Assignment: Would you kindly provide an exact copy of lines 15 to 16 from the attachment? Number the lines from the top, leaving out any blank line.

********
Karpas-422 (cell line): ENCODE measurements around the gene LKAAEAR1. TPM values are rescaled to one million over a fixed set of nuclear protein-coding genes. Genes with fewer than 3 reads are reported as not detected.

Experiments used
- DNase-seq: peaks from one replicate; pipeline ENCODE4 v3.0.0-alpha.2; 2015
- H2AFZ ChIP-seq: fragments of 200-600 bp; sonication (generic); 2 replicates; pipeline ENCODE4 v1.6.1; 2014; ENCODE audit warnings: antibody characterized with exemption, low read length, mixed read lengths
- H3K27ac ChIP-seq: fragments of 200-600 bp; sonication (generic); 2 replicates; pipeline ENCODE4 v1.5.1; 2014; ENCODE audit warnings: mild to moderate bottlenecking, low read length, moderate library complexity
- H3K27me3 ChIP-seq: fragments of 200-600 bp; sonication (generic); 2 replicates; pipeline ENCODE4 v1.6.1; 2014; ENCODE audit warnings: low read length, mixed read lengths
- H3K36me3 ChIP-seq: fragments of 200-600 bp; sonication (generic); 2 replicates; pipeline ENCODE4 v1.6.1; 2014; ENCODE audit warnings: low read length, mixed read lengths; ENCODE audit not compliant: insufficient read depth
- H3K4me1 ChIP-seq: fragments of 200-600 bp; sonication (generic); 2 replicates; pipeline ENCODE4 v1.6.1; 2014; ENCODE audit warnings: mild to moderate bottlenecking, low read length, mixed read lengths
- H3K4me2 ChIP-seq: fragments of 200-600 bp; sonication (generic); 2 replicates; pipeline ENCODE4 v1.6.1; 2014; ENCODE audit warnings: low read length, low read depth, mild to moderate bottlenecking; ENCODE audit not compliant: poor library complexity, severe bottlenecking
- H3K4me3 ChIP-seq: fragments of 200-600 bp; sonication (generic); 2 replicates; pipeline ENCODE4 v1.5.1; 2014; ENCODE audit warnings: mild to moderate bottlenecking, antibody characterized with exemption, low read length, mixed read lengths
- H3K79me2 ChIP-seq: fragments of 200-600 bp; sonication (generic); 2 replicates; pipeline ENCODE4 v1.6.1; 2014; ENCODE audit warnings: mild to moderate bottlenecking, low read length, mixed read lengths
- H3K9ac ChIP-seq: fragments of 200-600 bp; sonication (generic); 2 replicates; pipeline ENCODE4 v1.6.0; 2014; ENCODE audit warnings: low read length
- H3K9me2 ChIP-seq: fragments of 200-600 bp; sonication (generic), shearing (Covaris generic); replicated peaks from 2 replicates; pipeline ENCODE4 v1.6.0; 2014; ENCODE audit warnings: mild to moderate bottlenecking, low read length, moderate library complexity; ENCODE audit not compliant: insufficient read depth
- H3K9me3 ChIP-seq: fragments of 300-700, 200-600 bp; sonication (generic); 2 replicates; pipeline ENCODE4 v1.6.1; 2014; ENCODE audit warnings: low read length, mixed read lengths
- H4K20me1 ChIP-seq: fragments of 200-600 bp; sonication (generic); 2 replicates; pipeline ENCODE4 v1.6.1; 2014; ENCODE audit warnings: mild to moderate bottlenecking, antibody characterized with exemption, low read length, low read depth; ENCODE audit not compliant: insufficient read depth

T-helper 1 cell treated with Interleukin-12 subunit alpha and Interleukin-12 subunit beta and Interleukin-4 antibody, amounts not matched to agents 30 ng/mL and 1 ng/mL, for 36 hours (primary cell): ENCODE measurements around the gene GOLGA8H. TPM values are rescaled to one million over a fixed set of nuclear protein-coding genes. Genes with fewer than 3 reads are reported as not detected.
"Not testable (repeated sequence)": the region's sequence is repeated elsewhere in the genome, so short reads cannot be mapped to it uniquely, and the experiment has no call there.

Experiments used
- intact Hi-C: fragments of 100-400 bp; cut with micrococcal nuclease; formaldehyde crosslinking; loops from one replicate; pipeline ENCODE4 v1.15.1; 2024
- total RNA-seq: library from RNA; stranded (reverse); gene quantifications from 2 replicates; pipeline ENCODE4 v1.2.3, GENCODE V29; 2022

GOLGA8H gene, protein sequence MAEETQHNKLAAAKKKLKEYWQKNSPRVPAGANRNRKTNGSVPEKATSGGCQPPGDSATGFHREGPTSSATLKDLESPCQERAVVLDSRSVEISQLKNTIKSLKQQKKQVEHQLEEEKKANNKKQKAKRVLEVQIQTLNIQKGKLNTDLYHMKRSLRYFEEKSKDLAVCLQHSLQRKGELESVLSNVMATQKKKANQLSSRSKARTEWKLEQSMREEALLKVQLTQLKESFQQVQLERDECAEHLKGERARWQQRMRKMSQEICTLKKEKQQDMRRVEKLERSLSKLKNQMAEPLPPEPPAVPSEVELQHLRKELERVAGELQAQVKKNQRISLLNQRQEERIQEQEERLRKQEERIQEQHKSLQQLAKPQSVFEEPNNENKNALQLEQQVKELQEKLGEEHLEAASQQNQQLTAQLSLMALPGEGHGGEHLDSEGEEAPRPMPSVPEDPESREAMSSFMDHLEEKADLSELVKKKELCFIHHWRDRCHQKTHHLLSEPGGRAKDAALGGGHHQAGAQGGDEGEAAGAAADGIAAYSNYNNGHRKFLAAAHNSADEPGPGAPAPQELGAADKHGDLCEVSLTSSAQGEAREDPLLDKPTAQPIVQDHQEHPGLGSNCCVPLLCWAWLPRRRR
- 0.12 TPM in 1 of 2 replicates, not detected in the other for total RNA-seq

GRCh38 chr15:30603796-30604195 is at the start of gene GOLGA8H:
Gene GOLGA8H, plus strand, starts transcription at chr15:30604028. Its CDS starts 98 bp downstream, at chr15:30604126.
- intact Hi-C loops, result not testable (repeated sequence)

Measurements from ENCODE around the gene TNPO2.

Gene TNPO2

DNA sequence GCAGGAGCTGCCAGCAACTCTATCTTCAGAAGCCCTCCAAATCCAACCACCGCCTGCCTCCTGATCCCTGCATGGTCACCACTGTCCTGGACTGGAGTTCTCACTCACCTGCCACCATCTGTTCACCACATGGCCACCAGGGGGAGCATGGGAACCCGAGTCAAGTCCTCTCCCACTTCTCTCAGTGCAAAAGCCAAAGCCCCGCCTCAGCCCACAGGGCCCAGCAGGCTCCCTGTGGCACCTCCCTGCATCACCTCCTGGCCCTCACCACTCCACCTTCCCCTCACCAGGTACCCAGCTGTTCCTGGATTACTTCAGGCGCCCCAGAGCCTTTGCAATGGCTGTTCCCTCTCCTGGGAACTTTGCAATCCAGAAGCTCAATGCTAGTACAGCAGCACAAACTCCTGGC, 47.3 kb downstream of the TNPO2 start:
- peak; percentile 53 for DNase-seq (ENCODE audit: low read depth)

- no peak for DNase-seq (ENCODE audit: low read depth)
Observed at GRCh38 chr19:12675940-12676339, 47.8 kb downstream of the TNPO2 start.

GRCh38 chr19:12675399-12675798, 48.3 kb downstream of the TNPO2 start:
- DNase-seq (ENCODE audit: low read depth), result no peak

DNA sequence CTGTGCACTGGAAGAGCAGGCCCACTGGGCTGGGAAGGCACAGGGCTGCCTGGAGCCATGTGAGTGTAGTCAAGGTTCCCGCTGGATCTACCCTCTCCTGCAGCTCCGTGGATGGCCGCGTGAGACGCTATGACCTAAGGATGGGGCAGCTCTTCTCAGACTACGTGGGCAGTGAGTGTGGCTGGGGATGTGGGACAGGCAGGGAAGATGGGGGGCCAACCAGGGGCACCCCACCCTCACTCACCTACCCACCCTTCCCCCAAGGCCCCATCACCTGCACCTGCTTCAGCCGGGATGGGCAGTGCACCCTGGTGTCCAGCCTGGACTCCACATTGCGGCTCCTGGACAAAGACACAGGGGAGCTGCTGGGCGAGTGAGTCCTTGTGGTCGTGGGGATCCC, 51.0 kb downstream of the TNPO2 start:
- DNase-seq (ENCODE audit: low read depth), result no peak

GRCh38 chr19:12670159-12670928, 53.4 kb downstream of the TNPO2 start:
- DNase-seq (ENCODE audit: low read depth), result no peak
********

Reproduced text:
- H4K20me1 ChIP-seq: fragments of 200-600 bp; sonication (generic); 2 replicates; pipeline ENCODE4 v1.6.1; 2014; ENCODE audit warnings: mild to moderate bottlenecking, antibody characterized with exemption, low read length, low read depth; ENCODE audit not compliant: insufficient read depth

T-helper 1 cell treated with Interleukin-12 subunit alpha and Interleukin-12 subunit beta and Interleukin-4 antibody, amounts not matched to agents 30 ng/mL and 1 ng/mL, for 36 hours (primary cell): ENCODE measurements around the gene GOLGA8H. TPM values are rescaled to one million over a fixed set of nuclear protein-coding genes. Genes with fewer than 3 reads are reported as not detected.